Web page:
Giorgia Meloni’s economic policy has just taken a sharply populist turn, launching an assault on bank profits and vying to tighten its grip over corporate Italy.
(Bloomberg) — Giorgia Meloni’s economic policy has just taken a sharply populist turn, launching an assault on bank profits and vying to tighten its grip over corporate Italy.
The prime minister’s nine-month-old far-right coalition government is doubling down on a state-led approach to managing prosperity with a program unveiled on Monday that unsettled investors and threatened to overshadow relations with China.
Italian bank stocks plunged in the wake of the late-night decree whose 40% tax on lenders’ profits was just the most eye-catching item in a whole raft of measures.
Ministers also backed limits on transfers of technology and the creation of a new special commissioner for large foreign investments.
The package extends the Meloni alliance’s attempt at wielding power over the economy, after already instituting a changing of the guard in its own image at the Treasury, several state-owned companies and even the central bank.
It shows her determination to expand its populist agenda in the third-biggest member of the euro zone and appease the US — which she visited just last month — even at the expense of real or potential international fallout.
“In terms of popularity, I think it’s a good move,” said Wolfgango Piccoli, research director at political risk advisory Teneo in London. “It’ll fly well, especially with the constituency of the ruling coalition.”
Piccoli referred in particular to the windfall tax on banks, which wiped out about $10 billion from the market value of the country’s lenders. The decree could cost banks more than €3 billion ($3.3 billion) in taxes, according to Bloomberg Intelligence.
That the package was unveiled in public by Deputy Premier and League Leader Matteo Salvini, the most overtly populist member of the coalition, was a likely signal of messaging the government’s intent.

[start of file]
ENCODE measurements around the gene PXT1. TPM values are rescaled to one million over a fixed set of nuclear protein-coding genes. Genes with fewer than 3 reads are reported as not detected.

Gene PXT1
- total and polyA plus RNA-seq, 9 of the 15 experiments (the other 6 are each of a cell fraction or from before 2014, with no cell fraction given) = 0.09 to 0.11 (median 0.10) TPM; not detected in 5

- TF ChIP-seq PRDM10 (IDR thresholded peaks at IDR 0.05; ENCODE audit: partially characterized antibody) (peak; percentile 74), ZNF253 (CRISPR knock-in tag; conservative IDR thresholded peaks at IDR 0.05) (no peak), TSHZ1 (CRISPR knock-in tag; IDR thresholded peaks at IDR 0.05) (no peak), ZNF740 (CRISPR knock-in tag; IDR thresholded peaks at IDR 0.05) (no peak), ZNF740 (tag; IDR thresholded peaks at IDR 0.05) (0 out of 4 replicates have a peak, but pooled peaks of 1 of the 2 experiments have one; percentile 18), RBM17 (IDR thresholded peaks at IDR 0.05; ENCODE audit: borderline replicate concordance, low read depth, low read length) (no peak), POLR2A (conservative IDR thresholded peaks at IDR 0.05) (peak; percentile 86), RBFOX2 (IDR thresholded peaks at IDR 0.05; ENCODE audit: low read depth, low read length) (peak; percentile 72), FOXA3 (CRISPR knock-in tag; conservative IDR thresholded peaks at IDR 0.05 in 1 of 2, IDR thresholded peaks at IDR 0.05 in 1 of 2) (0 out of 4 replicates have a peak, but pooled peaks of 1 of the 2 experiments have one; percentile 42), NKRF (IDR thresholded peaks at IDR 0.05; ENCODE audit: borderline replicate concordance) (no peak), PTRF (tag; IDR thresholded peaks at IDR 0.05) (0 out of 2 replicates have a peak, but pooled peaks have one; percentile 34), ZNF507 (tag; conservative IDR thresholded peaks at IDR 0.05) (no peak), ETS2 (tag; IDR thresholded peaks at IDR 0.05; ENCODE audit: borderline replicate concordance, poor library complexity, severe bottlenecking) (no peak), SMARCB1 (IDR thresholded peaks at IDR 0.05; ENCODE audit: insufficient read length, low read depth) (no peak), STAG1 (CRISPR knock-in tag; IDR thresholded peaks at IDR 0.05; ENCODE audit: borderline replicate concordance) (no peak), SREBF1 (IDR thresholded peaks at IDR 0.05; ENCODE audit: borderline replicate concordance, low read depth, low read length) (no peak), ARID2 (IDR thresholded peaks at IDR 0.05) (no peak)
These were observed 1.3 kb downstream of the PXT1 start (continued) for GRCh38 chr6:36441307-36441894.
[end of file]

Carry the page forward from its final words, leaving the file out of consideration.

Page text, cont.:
Politicians are prioritizing “short-term fiscal gains” over the “longer-term cost of equity for the banking sector,” Filippo Maria Alloatti, head of financials at Federated Hermes, told Bloomberg Television. “It’s not the first time and neither won’t be the last time.”
The government’s package included a measure to exercise special “golden share” powers to block technology transfers abroad in strategic sectors including artificial intelligence, production of semiconductors, cybersecurity, aerospace, and energy.
That may be a jab at China, and is in line with US pressure on Italy to move away from its Belt and Road Initiative and commercial ties with the country.
“It’s about China without mentioning China,” said Julian Ringhof, a policy fellow at the European Council for Foreign Relations in Brussels. “China realizes the mood is changing in European member states.”
Such laws exist in the US with a clear focus on stopping transfer to countries like China. The EU recently released its European Security Strategy as a new tool that also deters interaction with that nation in certain sectors, though never actually mentioning it by name.
For example, the EU urges member states to tighten export controls on technology that could be exploited by rivals and cautions not to share information with “countries of concern” that could harness AI and quantum computing for military use.
Piccoli of Teneo agreed that it’s possible to speculate that the new move reflects China concern.
“Symbolically, it’s an important exit,” he said. “In reality, not much is going to change in terms of the Italy and China relations.”
The government’s surprise legislative onslaught hit Italians at an awkward moment, with much of the country on vacation in advance of the Aug. 15 national holiday.
Even so, it still marks gear shift in the Meloni coalition’s engagement with its guardians of prosperity, after a three-stage changeover of the economic elite as the coalition took advantage of opportune timing of several job terms ending concurrently.
That began with the installation of new Treasury officials earlier this year and continued with selections of state enterprise chiefs in recent months. Then in June, the government picked ECB Executive Board member Fabio Panetta as the next chief of the Bank of Italy.
By confronting the country’s lenders however, the possibility of more impact — and the corresponding risk of damage — is greater than the government’s prior moves to remodel Italy, not least at a time when the economy has begun to contract.
“In theory they could say, OK you know what, we’re going to lend less to the real economy,” said Alloatti of Federated Hermes. “This, I think, is a possibility, in order to retain more earnings.”
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